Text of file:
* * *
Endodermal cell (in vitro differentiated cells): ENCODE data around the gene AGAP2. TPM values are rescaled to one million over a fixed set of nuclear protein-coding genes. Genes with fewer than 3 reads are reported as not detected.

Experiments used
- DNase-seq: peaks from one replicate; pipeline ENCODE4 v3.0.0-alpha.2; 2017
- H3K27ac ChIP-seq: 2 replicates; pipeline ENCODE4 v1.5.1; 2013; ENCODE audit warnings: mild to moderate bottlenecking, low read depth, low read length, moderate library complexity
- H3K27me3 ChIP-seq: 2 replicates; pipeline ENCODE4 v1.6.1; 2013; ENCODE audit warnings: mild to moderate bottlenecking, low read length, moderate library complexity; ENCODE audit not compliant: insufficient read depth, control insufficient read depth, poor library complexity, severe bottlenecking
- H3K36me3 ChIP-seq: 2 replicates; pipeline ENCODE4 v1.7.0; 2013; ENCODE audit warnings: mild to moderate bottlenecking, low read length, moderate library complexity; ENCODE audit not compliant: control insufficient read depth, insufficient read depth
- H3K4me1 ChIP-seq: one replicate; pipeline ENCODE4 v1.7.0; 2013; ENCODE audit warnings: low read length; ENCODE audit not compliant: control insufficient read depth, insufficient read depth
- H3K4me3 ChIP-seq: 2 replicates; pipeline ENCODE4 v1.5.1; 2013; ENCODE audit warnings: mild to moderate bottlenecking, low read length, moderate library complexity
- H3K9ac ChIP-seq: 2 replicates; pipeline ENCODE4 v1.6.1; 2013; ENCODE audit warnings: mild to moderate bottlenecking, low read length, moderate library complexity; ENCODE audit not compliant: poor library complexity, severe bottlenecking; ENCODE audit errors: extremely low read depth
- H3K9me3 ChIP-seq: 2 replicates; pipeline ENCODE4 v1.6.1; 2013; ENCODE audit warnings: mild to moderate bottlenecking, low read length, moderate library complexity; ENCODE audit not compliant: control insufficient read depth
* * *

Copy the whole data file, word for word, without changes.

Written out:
Endodermal cell (in vitro differentiated cells): ENCODE data around the gene AGAP2. TPM values are rescaled to one million over a fixed set of nuclear protein-coding genes. Genes with fewer than 3 reads are reported as not detected.

Experiments used
- DNase-seq: peaks from one replicate; pipeline ENCODE4 v3.0.0-alpha.2; 2017
- H3K27ac ChIP-seq: 2 replicates; pipeline ENCODE4 v1.5.1; 2013; ENCODE audit warnings: mild to moderate bottlenecking, low read depth, low read length, moderate library complexity
- H3K27me3 ChIP-seq: 2 replicates; pipeline ENCODE4 v1.6.1; 2013; ENCODE audit warnings: mild to moderate bottlenecking, low read length, moderate library complexity; ENCODE audit not compliant: insufficient read depth, control insufficient read depth, poor library complexity, severe bottlenecking
- H3K36me3 ChIP-seq: 2 replicates; pipeline ENCODE4 v1.7.0; 2013; ENCODE audit warnings: mild to moderate bottlenecking, low read length, moderate library complexity; ENCODE audit not compliant: control insufficient read depth, insufficient read depth
- H3K4me1 ChIP-seq: one replicate; pipeline ENCODE4 v1.7.0; 2013; ENCODE audit warnings: low read length; ENCODE audit not compliant: control insufficient read depth, insufficient read depth
- H3K4me3 ChIP-seq: 2 replicates; pipeline ENCODE4 v1.5.1; 2013; ENCODE audit warnings: mild to moderate bottlenecking, low read length, moderate library complexity
- H3K9ac ChIP-seq: 2 replicates; pipeline ENCODE4 v1.6.1; 2013; ENCODE audit warnings: mild to moderate bottlenecking, low read length, moderate library complexity; ENCODE audit not compliant: poor library complexity, severe bottlenecking; ENCODE audit errors: extremely low read depth
- H3K9me3 ChIP-seq: 2 replicates; pipeline ENCODE4 v1.6.1; 2013; ENCODE audit warnings: mild to moderate bottlenecking, low read length, moderate library complexity; ENCODE audit not compliant: control insufficient read depth